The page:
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Fixing the Sustainable Growth Rate: This Could be the Year, Seriously

by Dan Haley, SVP and General Counsel

The Sustainable Growth Rate. “SGR.” The “doc fix.” These terms float into our political consciousness every year, getting some air time on the evening news to give us a sense that these terms describe something important that has to do with health care and the federal budget. And for most, the understanding ends there. Not for doctors. They know exactly what “SGR” is: an axe held repeatedly and precariously over their necks, year after year.

The SGR and the “Doc Fix”
Here’s what it’s all about in a nutshell: The Sustainable Growth Rate (SGR) refers to a statutory formula implemented in 1997 to determine the annual rate of growth in Medicare reimbursement rates—which, in turn, determines the amounts Medicare reimburses doctors for services. The problem? The SGR is, and always has been, utterly disconnected from reality.

The result? Every year since 2002, the SGR formula has prescribed a significant cut in physician reimbursement, starting at 4.8% in 2002, and escalating steadily to a whopping 26.5% decrease in 2013. To combat the impact of these cuts, Congress passes a temporary measure each year—dubbed the “doc fix”—to fund the shortfall. Each round digs the funding shortfall deeper. There is rare universal agreement in Washington, D.C. about the need for a “permanent doc fix” but it repeatedly falls to pieces when it comes time to sort out the details.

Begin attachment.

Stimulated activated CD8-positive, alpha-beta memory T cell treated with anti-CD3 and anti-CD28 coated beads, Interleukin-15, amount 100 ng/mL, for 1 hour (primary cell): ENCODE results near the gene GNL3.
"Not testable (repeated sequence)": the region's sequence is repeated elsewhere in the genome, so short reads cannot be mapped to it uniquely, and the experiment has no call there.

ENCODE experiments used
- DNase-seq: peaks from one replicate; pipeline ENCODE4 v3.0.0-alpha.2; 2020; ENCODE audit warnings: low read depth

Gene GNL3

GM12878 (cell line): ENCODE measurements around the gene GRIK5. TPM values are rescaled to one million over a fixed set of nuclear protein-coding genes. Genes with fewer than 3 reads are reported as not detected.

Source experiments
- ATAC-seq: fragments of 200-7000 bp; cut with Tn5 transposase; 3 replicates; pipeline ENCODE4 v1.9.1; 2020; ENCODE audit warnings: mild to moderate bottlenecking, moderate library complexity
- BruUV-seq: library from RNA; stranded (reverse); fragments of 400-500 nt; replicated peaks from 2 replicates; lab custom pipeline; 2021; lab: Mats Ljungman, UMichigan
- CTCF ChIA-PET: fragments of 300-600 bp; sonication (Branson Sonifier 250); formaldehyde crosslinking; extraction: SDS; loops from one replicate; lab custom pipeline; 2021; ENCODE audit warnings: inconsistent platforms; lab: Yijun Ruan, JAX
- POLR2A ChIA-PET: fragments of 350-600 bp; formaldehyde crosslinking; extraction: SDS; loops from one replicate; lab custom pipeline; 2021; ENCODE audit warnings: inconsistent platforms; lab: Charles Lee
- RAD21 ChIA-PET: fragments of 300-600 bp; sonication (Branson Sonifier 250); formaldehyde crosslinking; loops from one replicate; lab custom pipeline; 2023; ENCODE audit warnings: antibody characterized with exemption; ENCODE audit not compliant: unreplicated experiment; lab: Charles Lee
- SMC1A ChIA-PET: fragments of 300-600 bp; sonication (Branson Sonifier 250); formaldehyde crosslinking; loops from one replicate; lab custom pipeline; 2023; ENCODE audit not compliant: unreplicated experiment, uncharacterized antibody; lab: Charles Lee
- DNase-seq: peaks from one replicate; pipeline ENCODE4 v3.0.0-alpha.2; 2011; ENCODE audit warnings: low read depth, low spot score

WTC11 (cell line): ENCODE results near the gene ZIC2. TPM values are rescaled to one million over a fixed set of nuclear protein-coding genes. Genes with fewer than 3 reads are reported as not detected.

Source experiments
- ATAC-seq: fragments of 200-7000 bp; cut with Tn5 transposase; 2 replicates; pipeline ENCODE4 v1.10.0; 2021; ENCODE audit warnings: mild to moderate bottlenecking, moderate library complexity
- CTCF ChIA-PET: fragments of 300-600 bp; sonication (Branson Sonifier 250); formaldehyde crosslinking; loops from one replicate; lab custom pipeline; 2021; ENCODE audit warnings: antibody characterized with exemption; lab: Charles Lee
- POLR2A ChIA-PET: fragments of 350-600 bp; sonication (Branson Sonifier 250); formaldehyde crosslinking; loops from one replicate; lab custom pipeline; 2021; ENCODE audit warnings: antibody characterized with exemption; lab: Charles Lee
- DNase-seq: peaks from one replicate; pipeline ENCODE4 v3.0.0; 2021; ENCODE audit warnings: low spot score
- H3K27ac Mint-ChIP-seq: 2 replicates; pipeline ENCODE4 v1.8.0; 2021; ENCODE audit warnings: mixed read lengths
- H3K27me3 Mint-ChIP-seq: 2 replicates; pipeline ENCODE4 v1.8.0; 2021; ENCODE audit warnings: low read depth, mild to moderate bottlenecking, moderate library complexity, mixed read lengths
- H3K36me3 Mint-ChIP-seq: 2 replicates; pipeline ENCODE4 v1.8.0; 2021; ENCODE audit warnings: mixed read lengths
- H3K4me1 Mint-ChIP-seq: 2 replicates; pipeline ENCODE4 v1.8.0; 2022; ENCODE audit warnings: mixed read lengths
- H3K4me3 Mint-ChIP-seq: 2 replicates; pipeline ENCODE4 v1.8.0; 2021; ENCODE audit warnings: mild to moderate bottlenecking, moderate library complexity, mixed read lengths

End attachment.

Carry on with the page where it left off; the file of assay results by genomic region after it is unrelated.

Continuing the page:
But the Tide is Turning…
In July, the House Energy and Commerce Committee issued the first truly bipartisan proposal to permanently fix the SGR. Building from that foundation, this month the House Ways and Means and Senate Finance Committees issued their own “discussion draft”—a conceptual outline of potential bipartisan, bicameral legislation to repeal the SGR and fundamentally reform Medicare physician payment (we’ll call this “the Proposal”).